rapidly come to view the breeze with the kind of electric awareness of a top-flight skier who clocks intimately the nuances of the snow crystal on the piste surface. Thus even as you read this, you will know these wind
conditions mean the difference between standing on the deck and full on trapezing. And vice versa.

My final capsize of the day was characterised by a shut off in wind while on a reach (which I should have spotted but did not) and a mad scramble for the centre of the boat. I just about made it. But was rewarded in my Herculean efforts by a massive header and a capsize to windward with the mainsail pressed firmly to my face.

It may well have been amusing to watch. The drop in to windward started remorselessly and it all happened in relative slow motion at no more than quarter speed. It certainly took me a while to extricate myself. I came
ashore in complete frustration and resolved never to be so stupid as to sail the thing again.
By Tuesday this did not seem such a great idea. 06:30 the following Saturday saw me at the wheel, with my Skiff behind, heading to Stokes Bay for the training day.

On arrival we were greeted by a firm Southerly reported at 20 knots straight on shore with crashing surf. Against the background of the previous weekend it was a bit inauspicious. The briefing from Russ Clark, was exemplary. And the advice from him about personal goals, was received, and only by the end of the day, fully
understood.

Because, irrespective how others about you may be doing, it is vital that you focus solely on what YOU are doing and the steps YOU need to take to make progress. In other words you may come plum last in a race, indeed as I have serially, and be overtaken on the water in a club handicap race by Flying Fifteens. And while it is tempting to beat yourself up about this, don't. You have set yourself one of the highest challenges dinghy sailing can offer. Any fool can sail a ‘lesser’ boat and look pretty smooth. So when things get messy, stay with it and don't be hard on yourself. Pick one thing and work on it. Other reverses or areas of weakness have to be set aside and must wait.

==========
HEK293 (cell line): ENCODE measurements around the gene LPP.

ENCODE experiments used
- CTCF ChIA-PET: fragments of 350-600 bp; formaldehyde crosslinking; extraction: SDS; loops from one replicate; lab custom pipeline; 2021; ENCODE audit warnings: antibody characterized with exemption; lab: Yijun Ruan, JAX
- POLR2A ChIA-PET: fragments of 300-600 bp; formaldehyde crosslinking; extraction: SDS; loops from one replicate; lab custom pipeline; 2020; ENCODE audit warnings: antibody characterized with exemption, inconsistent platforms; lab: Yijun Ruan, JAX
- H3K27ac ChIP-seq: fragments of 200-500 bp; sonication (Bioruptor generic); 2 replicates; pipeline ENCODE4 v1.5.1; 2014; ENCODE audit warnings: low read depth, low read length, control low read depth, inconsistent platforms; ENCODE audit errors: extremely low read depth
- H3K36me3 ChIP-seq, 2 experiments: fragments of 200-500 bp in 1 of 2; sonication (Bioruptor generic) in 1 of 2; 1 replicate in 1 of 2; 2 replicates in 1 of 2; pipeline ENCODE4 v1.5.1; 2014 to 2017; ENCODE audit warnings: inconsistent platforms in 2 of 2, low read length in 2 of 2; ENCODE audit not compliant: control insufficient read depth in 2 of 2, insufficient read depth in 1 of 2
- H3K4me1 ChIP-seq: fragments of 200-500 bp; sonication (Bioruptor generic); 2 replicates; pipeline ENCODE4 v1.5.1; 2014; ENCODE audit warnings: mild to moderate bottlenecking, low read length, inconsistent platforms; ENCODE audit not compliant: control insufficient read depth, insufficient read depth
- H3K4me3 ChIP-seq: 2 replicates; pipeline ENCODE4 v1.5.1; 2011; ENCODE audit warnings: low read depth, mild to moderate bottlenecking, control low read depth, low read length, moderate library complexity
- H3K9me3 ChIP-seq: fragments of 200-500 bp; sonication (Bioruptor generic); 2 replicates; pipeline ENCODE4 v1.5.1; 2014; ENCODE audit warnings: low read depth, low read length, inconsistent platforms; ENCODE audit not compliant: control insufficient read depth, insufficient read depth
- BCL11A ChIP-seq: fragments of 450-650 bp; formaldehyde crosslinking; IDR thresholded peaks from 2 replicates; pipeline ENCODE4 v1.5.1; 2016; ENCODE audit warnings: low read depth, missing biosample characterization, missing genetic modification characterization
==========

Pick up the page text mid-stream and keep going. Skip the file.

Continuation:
And this is what I took away from the Stokes Bay training day. Everyone who sails the Skiff at the highest level has been through the learning process. And probably not that long ago. Plus, such is the challenge of the boat I suspect you never really stop learning. The Skiff rewards a smooth, flat, fast tack or gybe like no other. I know this because I very occasionally do such a manoeuvre and it is immensely satisfying. In a
sense the Skiff is simple to sail. You do it the Skiff’s way, or not at all. But Stokes Bay was tough. I could believe it was 20 knots. And the wave pattern made downwind, a challenge. Multiple capsizes led, in my case, to serious battery drain.

But despite this I learned a lot. We were for example, counselled to dump the Cunningham and more concerningly, the kicker, totally at the top mark. In any other class in 20 knots no kicker would seem suicidal. Indeed first time I tried this, I bore away, and the boat accelerated wildly. In approved K16 style I dropped to my knees to hoist the kite. As I did so the bow speared a wave. I didn't exactly get the chance to look, but I fancy the leech of the main went forward of the mast. At least I was in the correct position to pray, as the boat rolled to windward at a rate that would shame the Eurofighter. I think I got as far